To a safer future

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To a safer future

Prime Minister Hwang Kyo-an has urged the public to get back to business as usual as the crisis over the Middle East respiratory syndrome (MERS) outbreak is almost over. Seven countries lifted bans on their people’s trips to Korea. With the development, the MERS attack has basically ended 69 days since the first patient was diagnosed with the infection in May.

As one last patient is still recuperating from MERS, the government can’t officially declare the end of the infection until some time next month. The administration must not lower its guard against the potentially fatal disease until it’s totally over. It must not repeat the bad precedent from 2009 when swine flu wreaked havoc on our society, once again due to the government’s negligence. Emergency rooms at hospitals must stay on alert by maintaining a system to effectively protect outpatients from the danger of infection at the hospital.

Yet the government’s decision to declare an end to the outbreak appears appropriate given that no new patient has been found in recent weeks and quarantine measures were all lifted on Monday. We hope the government’s move helps the public to put their nightmares behind them and get back to normal.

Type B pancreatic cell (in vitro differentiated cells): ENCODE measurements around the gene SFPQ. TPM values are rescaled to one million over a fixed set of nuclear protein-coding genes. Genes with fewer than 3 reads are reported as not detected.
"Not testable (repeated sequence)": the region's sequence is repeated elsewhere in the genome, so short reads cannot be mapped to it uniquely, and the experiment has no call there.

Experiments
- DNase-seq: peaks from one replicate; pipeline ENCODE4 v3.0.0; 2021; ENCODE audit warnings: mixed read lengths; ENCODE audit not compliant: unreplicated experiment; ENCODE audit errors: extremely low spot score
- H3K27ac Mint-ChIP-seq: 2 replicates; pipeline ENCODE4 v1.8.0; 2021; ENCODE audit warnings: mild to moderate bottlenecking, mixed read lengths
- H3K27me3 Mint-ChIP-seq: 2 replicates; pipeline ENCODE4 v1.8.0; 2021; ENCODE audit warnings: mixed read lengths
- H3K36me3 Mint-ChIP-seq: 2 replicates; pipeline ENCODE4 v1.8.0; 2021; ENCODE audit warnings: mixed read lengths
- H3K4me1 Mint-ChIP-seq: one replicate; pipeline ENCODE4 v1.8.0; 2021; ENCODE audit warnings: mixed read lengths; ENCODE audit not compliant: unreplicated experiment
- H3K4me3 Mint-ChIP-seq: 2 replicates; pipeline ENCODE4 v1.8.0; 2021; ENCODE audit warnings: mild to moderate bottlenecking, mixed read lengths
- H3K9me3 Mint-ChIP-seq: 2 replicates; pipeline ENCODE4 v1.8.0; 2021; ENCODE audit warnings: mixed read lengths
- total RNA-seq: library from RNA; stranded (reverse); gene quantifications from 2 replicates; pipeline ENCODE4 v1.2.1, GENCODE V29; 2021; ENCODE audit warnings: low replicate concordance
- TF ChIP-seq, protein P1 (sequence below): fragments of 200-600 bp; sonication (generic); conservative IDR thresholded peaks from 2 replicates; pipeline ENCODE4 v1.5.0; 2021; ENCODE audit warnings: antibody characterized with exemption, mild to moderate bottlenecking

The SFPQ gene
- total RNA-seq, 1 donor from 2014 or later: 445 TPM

The government must take this unfortunate event as an opportunity to revamp our overall medical systems in a comprehensive manner. It must figure out what really went wrong from the start and present concrete answers to the problems. The administration must hold any officials involved in the half-baked reactions to the outbreak accountable for colossal damages. Only then can it restore discipline. At the same time, the government must reward a number of public health officials for devotedly fighting the outbreak.

The government must make our society safer from the threat of infectious diseases by extensively reforming our outmoded medical systems, including overly crowded emergency rooms, unprofessional management of infections by hospitals, families staying all night with their sick relatives, irrational charges for medical treatment, a critical lack of investments in the prevention of infectious illnesses and an alarming scarcity of experts in epidemiology. To achieve that goal, the government must listen to various medical experts and establish a totally new public health system.

The government and the civilian sector must cooperate. We need to consider the idea of establishing a joint public-private body to handle the enormous task of medical reform over the long haul if we do not want to see a repeat of this year’s fumbles. Learning lessons from past mistakes is a short cut to a safer future. JoongAng Ilbo, July 29, Page 30

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